If the bomb threat threatens you or other employees, or if you are instructed to do so, evacuate the space by walking quickly to the nearest evacuation route, proceed to the evacuation point and await further instructions.

Generally speaking, building alarm systems should not be manually activated during bomb threat situations, unless done so by the Emergency Coordinator and/or designated official.

Following emergency evacuations, your designated place of shelter is the primary assembly point or alternate assembly point if the emergency is impacting your primary location. Proceed to your assembly point once instructed to do so by the Emergency Coordinator and/or designated official. Keep streets, fire lanes, and walkways clear for emergency vehicles and crews.

If requested, assist emergency crews as necessary.

A Command Post may be set up near the emergency site. Keep clear of the Command post unless you have official business.

IMPORTANT – DO NOT RETURN TO AN EVACUATED BUILDING until and unless told to do so by the Emergency Coordinator and/or designated official. And remember – during an actual emergency resulting in a building evacuation, HEADCOUNTS are to be performed at the assembly points, not the initial gathering point. Stay there until an accurate HEADCOUNT has been taken.

Active:  Threats/Active Shooter

Yes, Typically, the immediate deployment of law enforcement is required to stop the shooting and mitigate harm to victims.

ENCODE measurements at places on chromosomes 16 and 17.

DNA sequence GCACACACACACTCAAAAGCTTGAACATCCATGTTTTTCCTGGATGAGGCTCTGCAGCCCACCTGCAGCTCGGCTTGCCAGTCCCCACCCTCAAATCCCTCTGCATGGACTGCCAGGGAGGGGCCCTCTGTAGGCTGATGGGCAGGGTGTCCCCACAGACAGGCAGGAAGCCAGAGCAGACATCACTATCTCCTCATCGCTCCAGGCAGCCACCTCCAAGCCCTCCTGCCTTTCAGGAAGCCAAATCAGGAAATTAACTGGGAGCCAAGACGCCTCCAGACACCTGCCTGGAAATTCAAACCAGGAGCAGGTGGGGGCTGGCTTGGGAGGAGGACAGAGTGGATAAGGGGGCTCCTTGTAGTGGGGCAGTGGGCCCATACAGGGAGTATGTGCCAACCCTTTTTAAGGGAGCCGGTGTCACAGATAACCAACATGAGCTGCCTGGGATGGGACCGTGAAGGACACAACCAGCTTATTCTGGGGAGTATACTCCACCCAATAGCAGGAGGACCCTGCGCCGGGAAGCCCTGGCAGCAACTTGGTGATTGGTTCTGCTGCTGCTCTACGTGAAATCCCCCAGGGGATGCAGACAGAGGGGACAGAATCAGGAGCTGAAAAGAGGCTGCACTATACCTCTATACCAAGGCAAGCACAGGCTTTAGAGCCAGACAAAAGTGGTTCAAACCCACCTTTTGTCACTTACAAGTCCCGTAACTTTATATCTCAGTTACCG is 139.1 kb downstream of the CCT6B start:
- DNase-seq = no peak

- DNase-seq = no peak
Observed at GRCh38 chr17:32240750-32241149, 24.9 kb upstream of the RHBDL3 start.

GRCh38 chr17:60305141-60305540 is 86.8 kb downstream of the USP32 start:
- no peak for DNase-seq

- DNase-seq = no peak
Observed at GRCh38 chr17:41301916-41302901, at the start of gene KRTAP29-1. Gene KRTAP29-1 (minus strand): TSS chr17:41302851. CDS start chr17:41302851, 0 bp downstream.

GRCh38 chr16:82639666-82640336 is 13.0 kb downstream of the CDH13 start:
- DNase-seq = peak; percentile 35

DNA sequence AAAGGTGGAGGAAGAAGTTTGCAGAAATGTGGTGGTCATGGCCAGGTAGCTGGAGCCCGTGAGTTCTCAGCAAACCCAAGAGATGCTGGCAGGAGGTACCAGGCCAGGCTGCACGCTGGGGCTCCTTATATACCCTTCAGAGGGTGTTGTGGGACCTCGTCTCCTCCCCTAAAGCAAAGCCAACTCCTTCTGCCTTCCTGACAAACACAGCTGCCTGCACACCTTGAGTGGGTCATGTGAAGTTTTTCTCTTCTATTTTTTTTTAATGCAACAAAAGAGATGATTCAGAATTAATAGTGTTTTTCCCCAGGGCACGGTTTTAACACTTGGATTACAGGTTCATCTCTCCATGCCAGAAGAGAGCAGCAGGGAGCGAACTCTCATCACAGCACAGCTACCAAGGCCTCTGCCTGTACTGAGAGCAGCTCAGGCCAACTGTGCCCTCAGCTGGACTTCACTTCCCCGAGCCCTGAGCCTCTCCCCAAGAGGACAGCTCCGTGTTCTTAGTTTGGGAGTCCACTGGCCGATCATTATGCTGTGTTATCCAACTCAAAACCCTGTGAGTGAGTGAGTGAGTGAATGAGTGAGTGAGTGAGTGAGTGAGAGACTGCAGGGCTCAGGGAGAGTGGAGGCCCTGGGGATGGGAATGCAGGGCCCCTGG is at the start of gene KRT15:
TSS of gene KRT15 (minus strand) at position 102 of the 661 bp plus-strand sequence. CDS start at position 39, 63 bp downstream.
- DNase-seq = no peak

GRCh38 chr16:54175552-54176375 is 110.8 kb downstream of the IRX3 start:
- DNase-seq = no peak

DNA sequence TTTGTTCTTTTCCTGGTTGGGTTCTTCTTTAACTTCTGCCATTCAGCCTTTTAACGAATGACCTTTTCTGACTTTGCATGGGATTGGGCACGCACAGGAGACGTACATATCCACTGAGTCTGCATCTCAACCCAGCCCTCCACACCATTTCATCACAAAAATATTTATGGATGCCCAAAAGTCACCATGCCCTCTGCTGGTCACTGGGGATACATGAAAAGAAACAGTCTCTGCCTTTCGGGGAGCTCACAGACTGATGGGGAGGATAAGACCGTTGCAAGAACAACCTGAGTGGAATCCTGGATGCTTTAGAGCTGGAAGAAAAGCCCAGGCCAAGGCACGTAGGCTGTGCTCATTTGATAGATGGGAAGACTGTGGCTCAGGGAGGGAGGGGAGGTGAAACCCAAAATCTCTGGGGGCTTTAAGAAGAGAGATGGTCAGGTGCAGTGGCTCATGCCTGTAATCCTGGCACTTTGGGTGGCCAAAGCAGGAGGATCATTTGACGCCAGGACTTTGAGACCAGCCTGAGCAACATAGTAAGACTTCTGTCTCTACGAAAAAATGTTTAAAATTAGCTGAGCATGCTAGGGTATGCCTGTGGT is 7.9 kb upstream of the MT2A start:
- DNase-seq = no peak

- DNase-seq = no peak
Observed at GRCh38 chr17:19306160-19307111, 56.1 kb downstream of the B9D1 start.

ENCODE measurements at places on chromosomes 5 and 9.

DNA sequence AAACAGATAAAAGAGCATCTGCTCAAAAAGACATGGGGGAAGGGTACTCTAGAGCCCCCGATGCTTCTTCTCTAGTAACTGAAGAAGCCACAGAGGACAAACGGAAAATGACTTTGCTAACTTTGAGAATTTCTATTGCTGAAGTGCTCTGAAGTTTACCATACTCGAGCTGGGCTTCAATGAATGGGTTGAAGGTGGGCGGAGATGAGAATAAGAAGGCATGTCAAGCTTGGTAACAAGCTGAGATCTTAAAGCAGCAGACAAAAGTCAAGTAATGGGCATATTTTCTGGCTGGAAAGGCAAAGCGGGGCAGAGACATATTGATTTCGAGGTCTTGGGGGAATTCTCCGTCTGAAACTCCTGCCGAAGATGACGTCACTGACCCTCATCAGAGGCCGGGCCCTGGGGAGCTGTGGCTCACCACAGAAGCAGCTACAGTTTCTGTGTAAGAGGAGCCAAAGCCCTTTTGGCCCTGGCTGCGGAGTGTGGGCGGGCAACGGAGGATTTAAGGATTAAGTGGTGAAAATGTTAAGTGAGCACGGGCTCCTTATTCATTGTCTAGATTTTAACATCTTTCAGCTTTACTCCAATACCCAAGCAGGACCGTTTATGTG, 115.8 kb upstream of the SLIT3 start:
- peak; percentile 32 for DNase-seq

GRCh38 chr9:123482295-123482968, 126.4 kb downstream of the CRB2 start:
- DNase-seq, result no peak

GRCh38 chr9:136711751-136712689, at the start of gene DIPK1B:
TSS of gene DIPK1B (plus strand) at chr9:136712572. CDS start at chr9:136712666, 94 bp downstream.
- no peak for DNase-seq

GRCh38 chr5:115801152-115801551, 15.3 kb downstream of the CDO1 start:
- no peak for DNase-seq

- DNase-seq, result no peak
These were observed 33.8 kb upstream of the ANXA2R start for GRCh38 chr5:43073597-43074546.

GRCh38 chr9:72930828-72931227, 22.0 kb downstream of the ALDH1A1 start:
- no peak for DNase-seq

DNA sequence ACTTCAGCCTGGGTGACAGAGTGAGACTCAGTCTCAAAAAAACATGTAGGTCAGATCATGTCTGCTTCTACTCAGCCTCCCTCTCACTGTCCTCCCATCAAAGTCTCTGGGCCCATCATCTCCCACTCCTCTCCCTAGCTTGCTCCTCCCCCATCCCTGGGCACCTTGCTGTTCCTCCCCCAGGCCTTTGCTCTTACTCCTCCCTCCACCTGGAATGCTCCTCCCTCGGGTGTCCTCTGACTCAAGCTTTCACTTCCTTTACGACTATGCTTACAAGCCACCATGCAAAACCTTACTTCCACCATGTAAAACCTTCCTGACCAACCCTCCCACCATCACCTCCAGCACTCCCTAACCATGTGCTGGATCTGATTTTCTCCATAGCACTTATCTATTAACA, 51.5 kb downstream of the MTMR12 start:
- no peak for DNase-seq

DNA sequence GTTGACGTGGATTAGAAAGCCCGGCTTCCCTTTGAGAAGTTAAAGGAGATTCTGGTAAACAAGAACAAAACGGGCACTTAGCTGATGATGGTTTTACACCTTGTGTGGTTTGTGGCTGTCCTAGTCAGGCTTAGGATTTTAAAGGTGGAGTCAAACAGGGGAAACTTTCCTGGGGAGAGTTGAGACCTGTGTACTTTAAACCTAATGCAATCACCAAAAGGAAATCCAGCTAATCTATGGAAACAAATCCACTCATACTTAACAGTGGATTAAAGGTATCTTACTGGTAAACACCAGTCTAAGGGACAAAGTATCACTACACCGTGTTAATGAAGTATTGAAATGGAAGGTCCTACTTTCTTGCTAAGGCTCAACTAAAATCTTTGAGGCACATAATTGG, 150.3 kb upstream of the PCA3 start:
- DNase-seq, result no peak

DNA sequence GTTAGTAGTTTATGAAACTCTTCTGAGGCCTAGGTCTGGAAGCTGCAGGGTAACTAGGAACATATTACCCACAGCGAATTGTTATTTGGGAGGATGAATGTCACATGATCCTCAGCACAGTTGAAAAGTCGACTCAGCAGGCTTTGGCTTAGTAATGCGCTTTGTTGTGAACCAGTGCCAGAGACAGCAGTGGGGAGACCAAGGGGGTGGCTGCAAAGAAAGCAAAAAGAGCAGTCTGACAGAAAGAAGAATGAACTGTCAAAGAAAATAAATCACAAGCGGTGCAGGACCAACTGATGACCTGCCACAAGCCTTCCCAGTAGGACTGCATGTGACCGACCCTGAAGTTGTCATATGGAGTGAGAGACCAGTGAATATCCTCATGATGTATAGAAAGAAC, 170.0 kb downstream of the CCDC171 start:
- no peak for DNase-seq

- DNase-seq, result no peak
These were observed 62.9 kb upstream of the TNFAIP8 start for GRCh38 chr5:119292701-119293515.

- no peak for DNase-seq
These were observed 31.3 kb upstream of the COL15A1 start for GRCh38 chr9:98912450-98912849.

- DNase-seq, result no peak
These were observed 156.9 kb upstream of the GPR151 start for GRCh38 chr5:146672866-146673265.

Because active shooter situations are often over within 10 to 15 minutes, before law enforcement arrives on the scene, individuals must be prepared both mentally and physically to deal with an active shooter situation.

Good practices for coping with an active shooter situation:

Be aware of your environment and any possible dangers

Take note of the two nearest exits in any facility you visit

If you are in an office, stay there and secure the door

If you are in a hallway, get into a room and secure the door

As a last resort, attempt to take the active shooter down. When the shooter is at close range and you cannot flee, your chance of survival is much greater if you try to incapacitate him/her.



Quickly determine the most reasonable way to protect your own life. Remember that visitors are likely to follow the lead of employees and managers during an active shooter situation.

Evacuate. If there is an accessible escape path, attempt to evacuate the premises. Be sure to:

- Have an escape route and plan in mind

- Evacuate regardless of whether others agree to follow

- Leave your belongings behind

- Help others escape, if possible

- Prevent individuals from entering an area where the active shooter may be

- Keep your hands visible

- Follow the instructions of any police officers

- Do not attempt to move wounded people

- Call 911 when you are safe

- Hide out. If evacuation is not possible, find a place to hide where the active shooter is less likely to find you. Your hiding place should: